Designing and developing tools to probe, monitor, and modulate the Wnt signaling pathway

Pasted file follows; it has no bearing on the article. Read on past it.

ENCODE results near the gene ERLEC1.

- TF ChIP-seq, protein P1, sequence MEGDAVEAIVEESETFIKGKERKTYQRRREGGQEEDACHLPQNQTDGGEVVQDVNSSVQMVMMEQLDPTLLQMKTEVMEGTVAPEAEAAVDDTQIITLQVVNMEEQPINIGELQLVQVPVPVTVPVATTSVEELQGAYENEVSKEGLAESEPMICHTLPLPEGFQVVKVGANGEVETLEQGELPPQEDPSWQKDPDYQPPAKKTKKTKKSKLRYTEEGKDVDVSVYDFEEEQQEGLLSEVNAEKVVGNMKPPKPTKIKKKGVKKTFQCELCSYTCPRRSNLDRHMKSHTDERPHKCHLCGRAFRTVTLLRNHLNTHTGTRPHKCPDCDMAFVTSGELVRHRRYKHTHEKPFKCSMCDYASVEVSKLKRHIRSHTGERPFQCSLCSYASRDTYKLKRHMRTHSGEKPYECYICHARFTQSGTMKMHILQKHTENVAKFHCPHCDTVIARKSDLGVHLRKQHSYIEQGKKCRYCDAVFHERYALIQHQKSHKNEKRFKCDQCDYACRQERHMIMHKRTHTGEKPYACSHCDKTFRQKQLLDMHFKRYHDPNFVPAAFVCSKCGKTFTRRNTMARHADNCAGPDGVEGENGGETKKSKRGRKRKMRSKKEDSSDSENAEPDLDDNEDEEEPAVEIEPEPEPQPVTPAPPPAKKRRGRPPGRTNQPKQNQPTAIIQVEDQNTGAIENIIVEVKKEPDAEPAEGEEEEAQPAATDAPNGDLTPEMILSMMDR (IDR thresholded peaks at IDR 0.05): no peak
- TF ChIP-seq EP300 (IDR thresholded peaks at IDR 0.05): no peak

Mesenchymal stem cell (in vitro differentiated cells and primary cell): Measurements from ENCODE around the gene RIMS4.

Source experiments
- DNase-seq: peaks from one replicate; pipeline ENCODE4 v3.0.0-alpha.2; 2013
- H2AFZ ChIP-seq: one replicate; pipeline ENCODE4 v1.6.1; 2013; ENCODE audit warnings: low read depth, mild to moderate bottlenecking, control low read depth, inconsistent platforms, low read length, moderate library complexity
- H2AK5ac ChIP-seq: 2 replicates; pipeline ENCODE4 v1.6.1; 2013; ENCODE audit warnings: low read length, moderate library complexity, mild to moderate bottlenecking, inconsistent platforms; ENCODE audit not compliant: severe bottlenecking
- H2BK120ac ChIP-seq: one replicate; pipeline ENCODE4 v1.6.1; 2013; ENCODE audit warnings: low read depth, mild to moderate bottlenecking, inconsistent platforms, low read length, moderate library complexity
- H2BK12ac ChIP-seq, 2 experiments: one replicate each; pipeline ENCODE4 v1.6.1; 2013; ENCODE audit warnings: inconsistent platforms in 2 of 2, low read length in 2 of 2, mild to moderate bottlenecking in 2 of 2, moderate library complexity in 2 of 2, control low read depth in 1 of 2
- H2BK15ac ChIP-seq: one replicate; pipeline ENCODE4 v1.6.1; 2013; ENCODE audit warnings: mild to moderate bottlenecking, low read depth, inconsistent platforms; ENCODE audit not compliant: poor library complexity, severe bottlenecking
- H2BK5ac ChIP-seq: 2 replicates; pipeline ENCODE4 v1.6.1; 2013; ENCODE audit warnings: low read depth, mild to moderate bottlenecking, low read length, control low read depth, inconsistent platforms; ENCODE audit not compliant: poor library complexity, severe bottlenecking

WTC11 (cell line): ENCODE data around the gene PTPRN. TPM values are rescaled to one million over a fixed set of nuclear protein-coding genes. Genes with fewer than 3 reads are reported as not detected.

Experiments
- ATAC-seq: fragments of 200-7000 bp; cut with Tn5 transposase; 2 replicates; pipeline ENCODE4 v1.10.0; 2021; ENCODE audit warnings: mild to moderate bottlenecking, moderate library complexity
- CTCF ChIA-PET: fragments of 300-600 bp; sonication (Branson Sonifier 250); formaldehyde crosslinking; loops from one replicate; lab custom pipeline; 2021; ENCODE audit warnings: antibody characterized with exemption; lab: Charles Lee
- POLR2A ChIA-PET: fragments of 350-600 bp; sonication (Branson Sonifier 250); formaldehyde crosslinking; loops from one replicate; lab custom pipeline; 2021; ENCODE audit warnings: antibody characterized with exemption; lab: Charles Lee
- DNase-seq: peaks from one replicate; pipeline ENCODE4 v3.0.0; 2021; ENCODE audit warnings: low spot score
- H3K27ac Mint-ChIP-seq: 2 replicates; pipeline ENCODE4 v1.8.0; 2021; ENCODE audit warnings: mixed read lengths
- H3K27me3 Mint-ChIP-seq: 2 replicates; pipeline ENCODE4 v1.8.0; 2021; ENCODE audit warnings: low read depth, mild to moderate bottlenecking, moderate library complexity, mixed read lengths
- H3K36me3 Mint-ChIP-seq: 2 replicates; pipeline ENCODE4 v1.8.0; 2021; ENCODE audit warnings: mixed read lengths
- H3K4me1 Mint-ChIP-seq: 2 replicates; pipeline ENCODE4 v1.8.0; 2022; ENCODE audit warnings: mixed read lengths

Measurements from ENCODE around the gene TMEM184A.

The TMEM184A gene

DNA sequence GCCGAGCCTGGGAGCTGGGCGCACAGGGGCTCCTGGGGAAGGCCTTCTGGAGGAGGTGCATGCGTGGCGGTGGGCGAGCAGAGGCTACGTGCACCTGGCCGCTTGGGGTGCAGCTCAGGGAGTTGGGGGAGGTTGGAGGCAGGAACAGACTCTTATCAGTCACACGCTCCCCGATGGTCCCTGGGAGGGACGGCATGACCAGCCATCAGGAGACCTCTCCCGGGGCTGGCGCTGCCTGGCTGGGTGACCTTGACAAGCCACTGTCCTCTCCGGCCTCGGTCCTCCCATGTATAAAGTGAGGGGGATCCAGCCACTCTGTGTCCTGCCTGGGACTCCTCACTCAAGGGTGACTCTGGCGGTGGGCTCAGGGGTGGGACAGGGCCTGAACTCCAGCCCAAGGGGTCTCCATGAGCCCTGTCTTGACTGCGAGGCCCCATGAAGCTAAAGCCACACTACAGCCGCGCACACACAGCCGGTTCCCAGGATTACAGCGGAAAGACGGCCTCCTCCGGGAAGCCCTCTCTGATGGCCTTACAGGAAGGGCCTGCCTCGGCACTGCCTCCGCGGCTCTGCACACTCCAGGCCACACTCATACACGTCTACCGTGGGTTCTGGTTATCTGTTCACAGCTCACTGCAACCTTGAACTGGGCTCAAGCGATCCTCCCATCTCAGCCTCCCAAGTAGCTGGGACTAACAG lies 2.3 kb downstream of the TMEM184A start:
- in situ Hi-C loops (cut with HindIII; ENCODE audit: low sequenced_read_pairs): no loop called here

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A combined theoretical and computational model was proposed to elucidate the fundamental mechanism of the Wnt/beta-catenin signaling pathway. Analysis suggested that the partial inhibition of both beta-catenin phosphorylation and ubiquitination results in an increase in cytosolic concentration of beta-catenin. The inhibition of these post-translational modification steps stems from the partial disassembly of a fraction of the intracellular destruction complexes, and this disassembly is correlated with these destruction complexes relocating to the plasma membrane upon Wnt stimulation. The understanding of the Wnt/beta-catenin pathway was leveraged to design a synthetic dimeric activator of the canonical Wnt signaling pathway, with levels of activation comparable to that of wild-type Wnt-3a. Next, a toolbox of novel optogenetic photoswitches, with tunable dissociation dynamics, was designed by engineering the canonical Wnt protein, LRP6. Finally, transcription-activation based switches were proposed to determine different cell specifications in order to ensure high quality of cardiomyocyte production from human pluripotent stem cells (hPSCs). Taken together, the work discussed in this thesis can serve as a platform for future investigations into several developmental pathways.